Carbon Limits Another Victory in War on Pollution
- June 30, 2013
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As part of his climate action plan, President Obama has pledged to reduce carbon pollution from power plants. This breakthrough will help millions of American breathe easier. Carbon pollution causes climate change, and climate change leads to higher levels of smog—pollutants that inflame the lung’s airways, trigger asthma attacks, and cause respiratory disease. The American Academy of Pediatricians says carbon pollution is especially dangerous for children, because smog can permanently damage their lungs.
Many parents know how frightening bad air days can be. Eileen Geoffrey lives with her family in Pittsburgh, and her son Daniel almost died from an asthma attack “that left his chest so tight he wasn’t even wheezing.” Eileen has to keep the windows of their home closed on most warm days because the air quality threatens Daniel’s health.
Carbon limits will help lower this risk for the 25 million Americans living with asthma—including my son-in-law—and reduce the threat of extreme weather brought on by climate change.
And yet some members of the fossil fuel industry discount these enormous benefits. They claim President Obama’s climate plan is a war on coal, when in fact it’s a war on pollution. It’s a campaign to protect the health of our families and the future of our children. America has successfully used the Clean Air Act to reduce every other pollutant from power plants. Now it’s time to close the carbon loophole and unleash the next wave of energy innovation.
Innovation has been the key to reducing pollution and cutting costs for the past four decades. Nearly every time the Environmental Protection Agency proposed a new public health standard, skeptics said it couldn’t be done. And yet over and over again, they were proven wrong. Industries found new, cost-effective ways to cut pollution and save lives.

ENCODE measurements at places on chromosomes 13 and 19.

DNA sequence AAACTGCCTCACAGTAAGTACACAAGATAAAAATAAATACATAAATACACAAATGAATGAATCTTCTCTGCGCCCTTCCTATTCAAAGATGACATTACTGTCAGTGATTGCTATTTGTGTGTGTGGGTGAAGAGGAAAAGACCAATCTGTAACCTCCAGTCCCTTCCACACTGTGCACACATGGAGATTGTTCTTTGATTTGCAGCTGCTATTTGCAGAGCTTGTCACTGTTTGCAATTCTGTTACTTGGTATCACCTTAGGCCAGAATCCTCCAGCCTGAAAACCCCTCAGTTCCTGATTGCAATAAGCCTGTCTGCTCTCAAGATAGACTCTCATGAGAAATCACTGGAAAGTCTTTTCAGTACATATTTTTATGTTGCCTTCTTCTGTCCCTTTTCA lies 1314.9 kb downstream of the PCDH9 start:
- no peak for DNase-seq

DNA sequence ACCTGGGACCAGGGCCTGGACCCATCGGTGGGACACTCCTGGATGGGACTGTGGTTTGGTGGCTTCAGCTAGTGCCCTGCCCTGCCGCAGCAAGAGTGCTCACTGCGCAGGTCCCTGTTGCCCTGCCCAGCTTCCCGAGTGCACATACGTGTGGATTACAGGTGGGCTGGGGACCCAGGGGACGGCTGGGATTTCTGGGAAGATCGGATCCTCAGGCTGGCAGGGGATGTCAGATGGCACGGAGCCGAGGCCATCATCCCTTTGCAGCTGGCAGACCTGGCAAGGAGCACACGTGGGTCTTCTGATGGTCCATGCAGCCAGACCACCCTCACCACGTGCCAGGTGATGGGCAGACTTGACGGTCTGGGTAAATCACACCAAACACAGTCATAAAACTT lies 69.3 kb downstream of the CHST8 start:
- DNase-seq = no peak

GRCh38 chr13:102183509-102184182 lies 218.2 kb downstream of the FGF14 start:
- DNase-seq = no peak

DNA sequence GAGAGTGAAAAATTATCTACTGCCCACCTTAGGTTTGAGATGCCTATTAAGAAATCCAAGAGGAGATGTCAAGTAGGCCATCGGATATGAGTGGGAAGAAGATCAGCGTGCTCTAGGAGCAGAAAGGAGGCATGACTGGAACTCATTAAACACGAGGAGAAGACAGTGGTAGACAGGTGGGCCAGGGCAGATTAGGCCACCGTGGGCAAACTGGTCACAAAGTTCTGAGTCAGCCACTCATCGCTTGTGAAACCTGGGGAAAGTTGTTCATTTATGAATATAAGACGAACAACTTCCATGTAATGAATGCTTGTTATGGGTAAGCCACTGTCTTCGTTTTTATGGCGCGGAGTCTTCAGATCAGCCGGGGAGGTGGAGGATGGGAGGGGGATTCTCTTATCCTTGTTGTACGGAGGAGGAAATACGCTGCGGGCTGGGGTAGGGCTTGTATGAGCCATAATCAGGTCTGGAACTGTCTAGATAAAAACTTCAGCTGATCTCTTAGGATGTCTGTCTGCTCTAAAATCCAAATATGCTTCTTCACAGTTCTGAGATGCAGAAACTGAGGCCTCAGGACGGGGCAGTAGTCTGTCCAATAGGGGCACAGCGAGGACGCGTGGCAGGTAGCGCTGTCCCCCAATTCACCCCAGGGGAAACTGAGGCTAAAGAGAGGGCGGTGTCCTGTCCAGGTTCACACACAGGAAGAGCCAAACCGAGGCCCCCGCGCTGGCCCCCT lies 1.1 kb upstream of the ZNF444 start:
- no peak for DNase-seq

When the EPA proposed phasing out ozone-depleting CFCs, for instance, the chemical industry predicted refrigerators would fail in America’s supermarkets, hospitals and schools. Yet companies succeeded in meeting the first round of standards up to six years earlier and at a cost of 30 percent less than expected. And when the EPA decided to reduce acid rain pollution, utilities leaders called it a “tragic mistake.” Yet thanks to new efficient scrubbers and other shifts, the cost of reducing acid rain pollution turned out to be about 80 percent lower than predicted, according to an MIT study. Meanwhile, the acid rain program has generated $80 billion in health benefits every year and saves nearly 19,000 lives annually.
America’s innovators will make similar leaps in carbon reduction. They will find new ways to control carbon pollution from power plants, and they will advance low-carbon energy technology.
Take the solar industry, for instance. China may be pulling ahead in producing first generation solar technologies, but America is already leading the next generation of solar breakthroughs. The National Renewable Energy Lab helped pioneer a thin-film panel that’s far cheaper to make than traditional silicon panels, and now US companies are building factories in America to expand this technology, exporting these products to China, Germany, and Spain, and creating more home-grown jobs. Already, nearly 120,000 Americans work in the solar industry.
Meanwhile, sectors across the economy—from manufacturing to commercial real estate—are figuring out new ways to save energy and money at the same time. Efficiency will play a key in helping utilities meet carbon standards, and many have begun scaling up investments in efficiency programs, increasing from $2.7 billion in 2007 to nearly $7 billion in 2011. In Ohio alone, utility efficiency efforts created more than 3,800 jobs by 2011 and will create more than 32,000 jobs by 2025. Such programs translate into customer savings: families could save up to $700 a year on electric bills when carbon standards are in place thanks to efficiency measures.
President Obama’s climate plan will unleash more of these cost-saving solutions. It will spur technological innovations and help America modernize our power fleet. Some fossil fuel companies don’t want to move into the future and don’t want to operate cleaner. They claim it isn’t possible, but I know it is, because we have done it before.
America has used our know-how to clean up smog, mercury, acid rain, lead and soot. Now we can do the same with carbon pollution. And we can protect the health of our families and create economic growth in the process.